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Lets assume the following object:

class Test:
    id1 = ""
    id2 = ""
    id3 = ""

    def __init__(self,arg1,arg2,arg3):
        self.id1 = arg1
        self.id2 = arg2
        self.id3 = arg3

As it can be seen, this class must contain 3 unique ids.

t = []
t.append(Test(200,201,193))
t.append(Test(403,221,213))
t.append(Test(3,523,2003))

Assuming the code above, what would be the easiest way for me to find the object with id1 = 403, id2 = 221, and id3 =213 in the list t?

Thanks in advance.

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Do you need to preserve a specific order for t, or can you sort it? Will you be looking up instances within t repeatedly? –  Karl Knechtel Mar 1 '12 at 11:02
    
I should have stated that in the question, yes the list t can be sorted. Also, yes I would be looking up for instance within t repeatedly. –  ichigo Mar 1 '12 at 13:14
    
What sorts of objects are these? If you already know the id1, id2 and id3 of the thing you're looking for, why do you need the actual object (i.e. what else is there)? Do you really want to associate several sorts of IDs with the underlying objects? I.e. are the ID values a fundamental part of the data, or just what you use to look them up? –  Karl Knechtel Mar 2 '12 at 12:03
    
Note that your lines like id1 = "" aren't necessary or helpful. –  Mike Graham Mar 2 '12 at 16:51
    
In new Python 2 code, it's best always to inherit object rather than nothing, which will make you use "new-style classes". There are various benefits to doing so, but you don't have to think about them much until you need them later on. –  Mike Graham Mar 2 '12 at 16:52
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4 Answers

Use iteration with comparison.

matches = [i for i in t if i.id1 == id1 and i.id2 == id2 and i.id3 == id3]

If you know it's there and there's only one, you can do it this way:

match = next(i for i in t if i.id1 == id1 and i.id2 == id2 and i.id3 == id3)

Note, though, that this will raise StopIteration if there is no such item. next can take a default value, though, so if you're not sure that it will exist, you could specify a default value:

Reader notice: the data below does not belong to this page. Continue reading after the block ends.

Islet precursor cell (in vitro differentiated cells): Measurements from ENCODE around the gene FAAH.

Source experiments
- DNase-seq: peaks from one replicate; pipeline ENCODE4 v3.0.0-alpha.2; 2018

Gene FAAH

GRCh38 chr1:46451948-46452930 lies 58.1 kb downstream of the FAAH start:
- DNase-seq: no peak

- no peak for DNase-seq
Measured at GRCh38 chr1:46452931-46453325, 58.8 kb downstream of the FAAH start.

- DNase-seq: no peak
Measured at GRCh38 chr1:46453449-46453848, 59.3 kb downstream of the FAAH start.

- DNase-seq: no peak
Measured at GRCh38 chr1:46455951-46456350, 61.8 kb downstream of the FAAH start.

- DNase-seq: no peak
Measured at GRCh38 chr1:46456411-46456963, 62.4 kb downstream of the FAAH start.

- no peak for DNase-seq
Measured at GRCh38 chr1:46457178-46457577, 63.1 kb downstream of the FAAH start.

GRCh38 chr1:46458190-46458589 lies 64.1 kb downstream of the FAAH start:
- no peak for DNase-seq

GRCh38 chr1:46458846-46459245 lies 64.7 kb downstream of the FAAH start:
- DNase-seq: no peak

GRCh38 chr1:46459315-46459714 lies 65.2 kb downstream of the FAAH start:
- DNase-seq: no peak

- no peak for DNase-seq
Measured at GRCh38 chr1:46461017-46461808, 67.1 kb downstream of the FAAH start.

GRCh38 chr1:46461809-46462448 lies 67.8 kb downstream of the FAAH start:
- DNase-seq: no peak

match = next((i for i in t if i.id1 == id1 and i.id2 == id2 and i.id3 == id3), None)
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Nice -- but note that next takes an optional default value -- if you pass one, no StopIteration exception is raised. –  senderle Mar 1 '12 at 6:30
    
@senderle: good point; I'd forgotten that briefly. Now integrated into answer. –  Chris Morgan Mar 1 '12 at 10:34
    
An alternate code style to i.id1 == id1 and i.id2 == id2 and i.id3 == id3 is (i.id1, i.id2, i.id3) == (id1, id2, id3). Depending on what the values mean, you may find this more readable. –  Chris Morgan Mar 1 '12 at 10:36
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>>> [x for x in t if x.id1==200 and x.id2==201 and x.id3==193]
[<__main__.Test object at 0x00BA3030>]
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In case you have a lot of objects and you need to find a match many times, it may be more efficient to first pre-process them into a dictionary with a key of (id1,id2,id3). That way you'll be able to find the object in O(1).

To build the dict:

# In Python 2.7+
the_dict = {(o.id1, o.id2, o.id3) : o for o in objects}
# In Python 2.6-
the_dict = dict((o.id1, o.id2, o.id3),o) for o in objects)

Then to find the object in O(1):

the_dict[(id1,id2,id3)]

Note that placing the objects as dictionary values does not copy them (Python never copies implicitly), so you should not have to worry much about the memory impact.

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If you need to store your objects in a list (i.e., if you can't use a dict and avoid the searching entirely), I would add a method to Test that returns the IDs as a tuple:

class Test(object):
    ...
    def getids(self):
        return (self.id1, self.id2, self.id3)

You can then simply loop and check against your tuple of ids to search for:

for obj in t:
    if obj.getids() == (403, 221, 213):
        return obj

This is "easy" as in cleaning up the interface. To speed it up, you should use a dictionary instead of a list and you can retrieve your objects in one step:

t = dict()  
obj = Test(403, 221, 213)
t[obj.getids()] = obj      # Store in dictionary, using ID as the key

You can then retrieve objects by ID, or check if they are present in t, in any of these ways:

found = t[(403, 221, 213)]       # returns object or raises KeyError
found = t.get((403, 221, 213))   # returns object or returns None
if (403, 221, 213) in t:         # True or False
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